The dust has yet to settle on the biggest bank in US history, a collapse that decimated the tech startup-focused Silicon Valley bank in just 48 hours. But there is already a debate raging in the venture capital community and investors are taking sides.
On Friday, a group of more than two dozen venture capital firms issued a joint statement backing the Silicon Valley bank. The statement was specifically after — and not before — Federal Deposit Insurance Corporation regulators closed the bank and took control.
And the posthumous show of support continues to grow. As of Saturday afternoon, more than 100 venture firms had added their names to the joint statement. There are also some notable absences from the list, including a16z, Founders Fund, Sequoia Capital, and Y Combinator.
General Catalyst and Managing Director Hemant Taneja wrote in a post on LinkedIn on Friday that several venture capital leaders met to discuss the aftermath of the Silicon Valley Bank collapse. A dozen of some of the best-known names in venture capital released a joint statement that expressed support as well as dismay.
The initial group included Accel, AltCap, B Capital, General Catalyst, Elad Gil, Greylock, Khosla Ventures, Kleiner Perkins, Lightspeed Venture Partners, Mayfield Fund, Redpoint Ventures, Ribbit Capital and Upfront Ventures.
The statement reads:
Silicon Valley Bank has been a trusted and long-standing partner to the venture capital industry and our founders. For forty years, it has been an important platform that has played a vital role in serving the startup community and supporting the innovation economy in America.
The events unfolding in the last 48 hours are extremely disappointing and worrying. In the event that SVB is bought out and properly capitalised, we will strongly support and encourage our portfolio companies to resume their banking relationships with them.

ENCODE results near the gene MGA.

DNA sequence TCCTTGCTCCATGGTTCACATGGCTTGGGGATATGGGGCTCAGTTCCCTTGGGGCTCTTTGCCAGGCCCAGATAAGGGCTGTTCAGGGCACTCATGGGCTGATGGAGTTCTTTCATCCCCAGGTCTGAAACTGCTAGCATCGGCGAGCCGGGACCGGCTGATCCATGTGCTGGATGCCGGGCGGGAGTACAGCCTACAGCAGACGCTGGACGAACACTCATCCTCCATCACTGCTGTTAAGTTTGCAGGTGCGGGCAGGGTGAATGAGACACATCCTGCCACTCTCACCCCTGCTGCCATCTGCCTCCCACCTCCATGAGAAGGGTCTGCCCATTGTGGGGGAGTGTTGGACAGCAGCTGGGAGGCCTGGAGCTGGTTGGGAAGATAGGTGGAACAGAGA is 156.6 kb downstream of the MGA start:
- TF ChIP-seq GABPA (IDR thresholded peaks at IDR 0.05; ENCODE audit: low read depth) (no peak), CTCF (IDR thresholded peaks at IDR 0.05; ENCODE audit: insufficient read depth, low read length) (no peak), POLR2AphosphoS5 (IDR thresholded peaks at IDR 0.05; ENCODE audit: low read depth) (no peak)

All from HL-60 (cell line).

In particular, the group is urging its portfolio companies not to get too comfortable with whichever financial institution they have transferred their assets to and to be prepared to move their capital back to SVB if it is bought out. and is adequately funded. Over the past two days, several companies have acknowledged that they have pulled their assets out of SVB and into other banks – traditional and digital – such as JPMorgan Chase and Mercury. And, several startups have shared with TechCrunch that they have seen an increase in demand and migration.
While many expressed support for the move, others said in the comments below the LinkedIn post that the effort was too little, too late.
Sanjay Gosaliya, head of product at SVB, commented on a LinkedIn post, “I wish these same VCs would have put the ban together and put their deposits in SVB, their PortCo deposits and keep calm.” “He has now not only lost a valuable bank partner who served him unconditionally in difficult times, but will be less well served in new bank relationships. He fundamentally betrayed his partner and has undoubtedly shot himself in the foot.” Took.